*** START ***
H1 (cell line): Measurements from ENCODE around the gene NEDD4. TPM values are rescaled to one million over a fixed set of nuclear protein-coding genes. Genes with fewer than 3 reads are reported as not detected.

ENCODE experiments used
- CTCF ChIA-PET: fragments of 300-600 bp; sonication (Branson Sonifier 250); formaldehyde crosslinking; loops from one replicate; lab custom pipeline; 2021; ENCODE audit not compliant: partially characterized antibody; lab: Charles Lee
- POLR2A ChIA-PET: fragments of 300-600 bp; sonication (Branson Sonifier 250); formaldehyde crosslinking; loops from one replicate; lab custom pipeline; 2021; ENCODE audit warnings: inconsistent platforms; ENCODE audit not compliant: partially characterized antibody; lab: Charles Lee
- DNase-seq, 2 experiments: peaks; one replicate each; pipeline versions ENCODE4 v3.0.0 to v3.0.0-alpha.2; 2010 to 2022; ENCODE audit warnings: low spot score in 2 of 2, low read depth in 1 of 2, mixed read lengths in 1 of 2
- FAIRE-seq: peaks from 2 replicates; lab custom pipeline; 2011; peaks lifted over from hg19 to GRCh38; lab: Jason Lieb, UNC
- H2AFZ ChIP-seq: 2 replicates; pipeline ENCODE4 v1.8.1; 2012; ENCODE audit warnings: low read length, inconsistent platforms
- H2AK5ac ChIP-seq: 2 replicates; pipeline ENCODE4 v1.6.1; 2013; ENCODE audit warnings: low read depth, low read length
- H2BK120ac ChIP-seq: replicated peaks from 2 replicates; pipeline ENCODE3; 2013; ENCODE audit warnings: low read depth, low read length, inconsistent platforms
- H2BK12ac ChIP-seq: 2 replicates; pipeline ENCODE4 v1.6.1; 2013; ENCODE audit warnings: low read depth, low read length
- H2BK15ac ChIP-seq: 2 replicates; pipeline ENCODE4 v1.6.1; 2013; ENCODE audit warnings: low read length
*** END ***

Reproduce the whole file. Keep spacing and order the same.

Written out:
H1 (cell line): Measurements from ENCODE around the gene NEDD4. TPM values are rescaled to one million over a fixed set of nuclear protein-coding genes. Genes with fewer than 3 reads are reported as not detected.

ENCODE experiments used
- CTCF ChIA-PET: fragments of 300-600 bp; sonication (Branson Sonifier 250); formaldehyde crosslinking; loops from one replicate; lab custom pipeline; 2021; ENCODE audit not compliant: partially characterized antibody; lab: Charles Lee
- POLR2A ChIA-PET: fragments of 300-600 bp; sonication (Branson Sonifier 250); formaldehyde crosslinking; loops from one replicate; lab custom pipeline; 2021; ENCODE audit warnings: inconsistent platforms; ENCODE audit not compliant: partially characterized antibody; lab: Charles Lee
- DNase-seq, 2 experiments: peaks; one replicate each; pipeline versions ENCODE4 v3.0.0 to v3.0.0-alpha.2; 2010 to 2022; ENCODE audit warnings: low spot score in 2 of 2, low read depth in 1 of 2, mixed read lengths in 1 of 2
- FAIRE-seq: peaks from 2 replicates; lab custom pipeline; 2011; peaks lifted over from hg19 to GRCh38; lab: Jason Lieb, UNC
- H2AFZ ChIP-seq: 2 replicates; pipeline ENCODE4 v1.8.1; 2012; ENCODE audit warnings: low read length, inconsistent platforms
- H2AK5ac ChIP-seq: 2 replicates; pipeline ENCODE4 v1.6.1; 2013; ENCODE audit warnings: low read depth, low read length
- H2BK120ac ChIP-seq: replicated peaks from 2 replicates; pipeline ENCODE3; 2013; ENCODE audit warnings: low read depth, low read length, inconsistent platforms
- H2BK12ac ChIP-seq: 2 replicates; pipeline ENCODE4 v1.6.1; 2013; ENCODE audit warnings: low read depth, low read length
- H2BK15ac ChIP-seq: 2 replicates; pipeline ENCODE4 v1.6.1; 2013; ENCODE audit warnings: low read length